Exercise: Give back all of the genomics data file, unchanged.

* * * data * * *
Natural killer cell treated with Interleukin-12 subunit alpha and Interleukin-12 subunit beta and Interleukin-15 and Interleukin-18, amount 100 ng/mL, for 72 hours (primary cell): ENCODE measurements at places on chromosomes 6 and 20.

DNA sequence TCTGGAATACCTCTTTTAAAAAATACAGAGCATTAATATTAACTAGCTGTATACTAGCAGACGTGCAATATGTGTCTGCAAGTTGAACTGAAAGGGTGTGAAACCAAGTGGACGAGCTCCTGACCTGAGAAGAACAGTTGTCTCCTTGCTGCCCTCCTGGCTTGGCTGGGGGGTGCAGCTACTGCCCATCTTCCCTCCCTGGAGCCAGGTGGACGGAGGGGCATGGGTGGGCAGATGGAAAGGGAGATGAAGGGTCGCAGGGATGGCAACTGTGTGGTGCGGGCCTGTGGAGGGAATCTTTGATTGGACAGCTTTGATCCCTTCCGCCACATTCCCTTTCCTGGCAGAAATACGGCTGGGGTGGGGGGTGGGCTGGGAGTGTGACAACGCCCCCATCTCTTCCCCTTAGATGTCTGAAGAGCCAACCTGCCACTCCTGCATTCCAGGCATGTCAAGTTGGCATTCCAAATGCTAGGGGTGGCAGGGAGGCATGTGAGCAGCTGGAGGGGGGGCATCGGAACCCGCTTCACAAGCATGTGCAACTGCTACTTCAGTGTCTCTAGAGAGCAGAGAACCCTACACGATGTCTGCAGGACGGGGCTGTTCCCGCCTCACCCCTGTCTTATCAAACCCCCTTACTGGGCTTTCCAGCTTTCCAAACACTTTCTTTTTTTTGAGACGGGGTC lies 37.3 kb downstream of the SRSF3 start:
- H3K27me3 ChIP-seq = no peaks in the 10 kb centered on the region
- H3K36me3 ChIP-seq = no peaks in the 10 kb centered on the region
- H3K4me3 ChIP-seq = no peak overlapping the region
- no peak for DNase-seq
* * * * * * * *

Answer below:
Natural killer cell treated with Interleukin-12 subunit alpha and Interleukin-12 subunit beta and Interleukin-15 and Interleukin-18, amount 100 ng/mL, for 72 hours (primary cell): ENCODE measurements at places on chromosomes 6 and 20.

DNA sequence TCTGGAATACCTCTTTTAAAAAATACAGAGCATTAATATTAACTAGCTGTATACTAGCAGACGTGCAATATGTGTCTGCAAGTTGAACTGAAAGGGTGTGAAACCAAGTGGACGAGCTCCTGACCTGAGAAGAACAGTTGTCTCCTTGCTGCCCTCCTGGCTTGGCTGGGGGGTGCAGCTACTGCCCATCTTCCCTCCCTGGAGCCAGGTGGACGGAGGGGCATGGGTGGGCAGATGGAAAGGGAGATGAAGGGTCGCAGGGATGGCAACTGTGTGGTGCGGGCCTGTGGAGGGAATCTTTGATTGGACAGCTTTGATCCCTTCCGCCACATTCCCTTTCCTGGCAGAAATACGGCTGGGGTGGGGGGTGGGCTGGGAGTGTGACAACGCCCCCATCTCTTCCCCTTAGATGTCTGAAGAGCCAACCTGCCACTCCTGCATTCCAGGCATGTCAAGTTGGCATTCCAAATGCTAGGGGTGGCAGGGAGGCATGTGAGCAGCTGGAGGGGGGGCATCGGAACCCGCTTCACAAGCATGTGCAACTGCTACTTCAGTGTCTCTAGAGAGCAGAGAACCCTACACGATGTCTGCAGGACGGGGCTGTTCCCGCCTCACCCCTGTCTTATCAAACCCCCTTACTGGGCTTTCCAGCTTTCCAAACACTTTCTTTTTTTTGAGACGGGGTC lies 37.3 kb downstream of the SRSF3 start:
- H3K27me3 ChIP-seq = no peaks in the 10 kb centered on the region
- H3K36me3 ChIP-seq = no peaks in the 10 kb centered on the region
- H3K4me3 ChIP-seq = no peak overlapping the region
- no peak for DNase-seq